Rating Amon Amarth’s Albums

Rating Amon Amarth’s Albums

Chances are, when the notion of Viking-themed metal makes it’s way to your brain, you will think of Amon Amarth at some stage. That's probably because a) they are one of the most enduring, popular and successful bands that focus on that material and b) they kick ass.

Yes, the mighty Swedes soldier on, pillaging their way around the world on massive tours and release album after album of chugging, throbbing Odin-orientated goodness. From their early days screaming about Christianity to myths and history blended into a melting pot of brilliance, the band developed, explored, toured and had a blast along the way, playing to delirious metalheads in every corner of the globe.

So, in celebration of their 31 years rocking out to tales of the gods, here are their 12 main releases in order of overall quality, according to the humble opinion of one dude.

12) Once Sent From the Golden Hall - 1998

The first album didn't so much as announce the bands arrival as get lost in a busy market with little to separate them from their peers. Raw, scrambled vocals, clumsy drums and chaotic guitars with little to identify them as the same band today. Siegreicher Marsch, however, may have indicated a hidden quality and is a high point on an otherwise forgettable debut.

11) The Avenger - 1999

Better guitar work than it’s predecessor but still lacking the hooks meaning that the vocals let it down. Light on myth with a focus more on fighting and raiding. Heavy anti-Christian messages throughout but not one I will be dusting off for a spin any time soon.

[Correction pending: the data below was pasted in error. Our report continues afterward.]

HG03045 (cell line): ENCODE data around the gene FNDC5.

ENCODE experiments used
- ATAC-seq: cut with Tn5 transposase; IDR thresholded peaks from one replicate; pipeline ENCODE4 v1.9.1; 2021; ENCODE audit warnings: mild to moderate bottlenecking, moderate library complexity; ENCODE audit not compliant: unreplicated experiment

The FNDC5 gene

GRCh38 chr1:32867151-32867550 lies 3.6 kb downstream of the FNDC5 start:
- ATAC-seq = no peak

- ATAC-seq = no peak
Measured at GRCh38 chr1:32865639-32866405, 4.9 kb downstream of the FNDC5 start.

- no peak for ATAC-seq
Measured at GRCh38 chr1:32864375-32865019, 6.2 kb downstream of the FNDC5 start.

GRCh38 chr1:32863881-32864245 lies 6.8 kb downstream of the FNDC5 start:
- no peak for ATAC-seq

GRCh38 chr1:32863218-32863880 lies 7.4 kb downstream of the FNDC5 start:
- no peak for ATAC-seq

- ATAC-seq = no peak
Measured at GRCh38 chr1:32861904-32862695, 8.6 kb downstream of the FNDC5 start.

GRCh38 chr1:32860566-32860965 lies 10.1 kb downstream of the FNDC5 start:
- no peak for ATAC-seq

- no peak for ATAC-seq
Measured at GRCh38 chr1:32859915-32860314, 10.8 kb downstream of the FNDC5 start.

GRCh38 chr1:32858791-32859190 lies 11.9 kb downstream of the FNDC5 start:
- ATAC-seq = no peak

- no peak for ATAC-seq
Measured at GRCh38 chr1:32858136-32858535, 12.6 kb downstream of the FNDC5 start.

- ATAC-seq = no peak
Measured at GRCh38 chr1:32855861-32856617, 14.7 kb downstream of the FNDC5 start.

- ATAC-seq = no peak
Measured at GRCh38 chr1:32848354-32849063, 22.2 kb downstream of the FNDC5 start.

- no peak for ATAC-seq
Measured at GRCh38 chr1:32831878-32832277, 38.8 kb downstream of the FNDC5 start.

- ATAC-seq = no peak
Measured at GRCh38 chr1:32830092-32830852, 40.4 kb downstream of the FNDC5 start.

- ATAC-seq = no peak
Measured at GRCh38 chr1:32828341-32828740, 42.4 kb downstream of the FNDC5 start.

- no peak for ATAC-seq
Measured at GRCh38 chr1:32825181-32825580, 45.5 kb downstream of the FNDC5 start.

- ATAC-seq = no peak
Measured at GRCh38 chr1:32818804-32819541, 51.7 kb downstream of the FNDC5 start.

10) The Crusher - 2001

It’s no coincidence that the lowest placed albums on this list are in the order of age for this was a time that Amon Amarth were finding their feet and developing sound but hadn’t found that winning formula yet. Masters of War was the song of the album, spawning a remaster some 20 years later. At this point in their career, Amon Amarth were feeling disheartened at their lack of breakthrough success and figured after the Crusher failed to meet their expectations that they had one more in the tank, hopefully the album that would make it all worthwhile.

9) Fate of Norns - 2004

This was not that album. Here is where our list starts to deviate from chronological uniformity for 2002’s Versus the World was the one that changed the band. More on that shortly.